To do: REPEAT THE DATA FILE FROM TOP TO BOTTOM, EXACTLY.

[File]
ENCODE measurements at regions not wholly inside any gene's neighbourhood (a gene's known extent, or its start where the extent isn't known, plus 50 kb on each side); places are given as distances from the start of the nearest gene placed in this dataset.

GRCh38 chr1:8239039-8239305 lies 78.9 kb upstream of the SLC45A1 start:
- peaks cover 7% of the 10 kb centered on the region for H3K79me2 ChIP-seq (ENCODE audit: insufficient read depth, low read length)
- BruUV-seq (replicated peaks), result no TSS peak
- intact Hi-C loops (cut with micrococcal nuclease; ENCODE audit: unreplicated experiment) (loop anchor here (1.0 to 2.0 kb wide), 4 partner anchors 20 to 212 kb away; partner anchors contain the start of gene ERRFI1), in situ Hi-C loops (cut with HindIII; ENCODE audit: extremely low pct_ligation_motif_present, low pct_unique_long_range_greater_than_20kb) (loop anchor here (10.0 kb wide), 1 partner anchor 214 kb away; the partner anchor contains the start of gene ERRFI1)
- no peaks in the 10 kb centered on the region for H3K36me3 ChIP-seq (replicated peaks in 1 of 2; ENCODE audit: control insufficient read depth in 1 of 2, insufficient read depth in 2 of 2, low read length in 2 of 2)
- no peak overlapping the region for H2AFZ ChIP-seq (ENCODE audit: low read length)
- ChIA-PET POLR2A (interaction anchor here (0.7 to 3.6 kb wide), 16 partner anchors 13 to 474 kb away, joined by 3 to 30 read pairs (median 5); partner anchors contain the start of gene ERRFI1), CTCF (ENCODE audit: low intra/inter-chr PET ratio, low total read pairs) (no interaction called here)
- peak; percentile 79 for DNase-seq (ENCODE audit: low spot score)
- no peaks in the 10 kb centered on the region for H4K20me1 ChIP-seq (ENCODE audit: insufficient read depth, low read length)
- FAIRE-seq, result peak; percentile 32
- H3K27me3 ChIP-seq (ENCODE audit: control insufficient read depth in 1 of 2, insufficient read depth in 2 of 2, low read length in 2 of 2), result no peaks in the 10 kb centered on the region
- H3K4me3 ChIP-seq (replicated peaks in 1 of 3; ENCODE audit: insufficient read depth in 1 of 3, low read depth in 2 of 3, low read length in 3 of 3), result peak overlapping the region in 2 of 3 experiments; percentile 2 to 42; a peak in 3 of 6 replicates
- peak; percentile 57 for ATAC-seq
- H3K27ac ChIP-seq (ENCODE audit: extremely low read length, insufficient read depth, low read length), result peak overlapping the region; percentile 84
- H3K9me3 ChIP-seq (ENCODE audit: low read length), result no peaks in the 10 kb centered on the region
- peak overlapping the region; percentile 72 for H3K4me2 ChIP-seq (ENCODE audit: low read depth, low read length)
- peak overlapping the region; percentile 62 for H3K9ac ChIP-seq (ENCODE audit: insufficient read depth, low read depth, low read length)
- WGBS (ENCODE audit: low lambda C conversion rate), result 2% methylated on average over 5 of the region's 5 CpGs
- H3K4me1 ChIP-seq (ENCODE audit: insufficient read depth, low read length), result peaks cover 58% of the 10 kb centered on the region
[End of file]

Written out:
ENCODE measurements at regions not wholly inside any gene's neighbourhood (a gene's known extent, or its start where the extent isn't known, plus 50 kb on each side); places are given as distances from the start of the nearest gene placed in this dataset.

GRCh38 chr1:8239039-8239305 lies 78.9 kb upstream of the SLC45A1 start:
- peaks cover 7% of the 10 kb centered on the region for H3K79me2 ChIP-seq (ENCODE audit: insufficient read depth, low read length)
- BruUV-seq (replicated peaks), result no TSS peak
- intact Hi-C loops (cut with micrococcal nuclease; ENCODE audit: unreplicated experiment) (loop anchor here (1.0 to 2.0 kb wide), 4 partner anchors 20 to 212 kb away; partner anchors contain the start of gene ERRFI1), in situ Hi-C loops (cut with HindIII; ENCODE audit: extremely low pct_ligation_motif_present, low pct_unique_long_range_greater_than_20kb) (loop anchor here (10.0 kb wide), 1 partner anchor 214 kb away; the partner anchor contains the start of gene ERRFI1)
- no peaks in the 10 kb centered on the region for H3K36me3 ChIP-seq (replicated peaks in 1 of 2; ENCODE audit: control insufficient read depth in 1 of 2, insufficient read depth in 2 of 2, low read length in 2 of 2)
- no peak overlapping the region for H2AFZ ChIP-seq (ENCODE audit: low read length)
- ChIA-PET POLR2A (interaction anchor here (0.7 to 3.6 kb wide), 16 partner anchors 13 to 474 kb away, joined by 3 to 30 read pairs (median 5); partner anchors contain the start of gene ERRFI1), CTCF (ENCODE audit: low intra/inter-chr PET ratio, low total read pairs) (no interaction called here)
- peak; percentile 79 for DNase-seq (ENCODE audit: low spot score)
- no peaks in the 10 kb centered on the region for H4K20me1 ChIP-seq (ENCODE audit: insufficient read depth, low read length)
- FAIRE-seq, result peak; percentile 32
- H3K27me3 ChIP-seq (ENCODE audit: control insufficient read depth in 1 of 2, insufficient read depth in 2 of 2, low read length in 2 of 2), result no peaks in the 10 kb centered on the region
- H3K4me3 ChIP-seq (replicated peaks in 1 of 3; ENCODE audit: insufficient read depth in 1 of 3, low read depth in 2 of 3, low read length in 3 of 3), result peak overlapping the region in 2 of 3 experiments; percentile 2 to 42; a peak in 3 of 6 replicates
- peak; percentile 57 for ATAC-seq
- H3K27ac ChIP-seq (ENCODE audit: extremely low read length, insufficient read depth, low read length), result peak overlapping the region; percentile 84
- H3K9me3 ChIP-seq (ENCODE audit: low read length), result no peaks in the 10 kb centered on the region
- peak overlapping the region; percentile 72 for H3K4me2 ChIP-seq (ENCODE audit: low read depth, low read length)
- peak overlapping the region; percentile 62 for H3K9ac ChIP-seq (ENCODE audit: insufficient read depth, low read depth, low read length)
- WGBS (ENCODE audit: low lambda C conversion rate), result 2% methylated on average over 5 of the region's 5 CpGs
- H3K4me1 ChIP-seq (ENCODE audit: insufficient read depth, low read length), result peaks cover 58% of the 10 kb centered on the region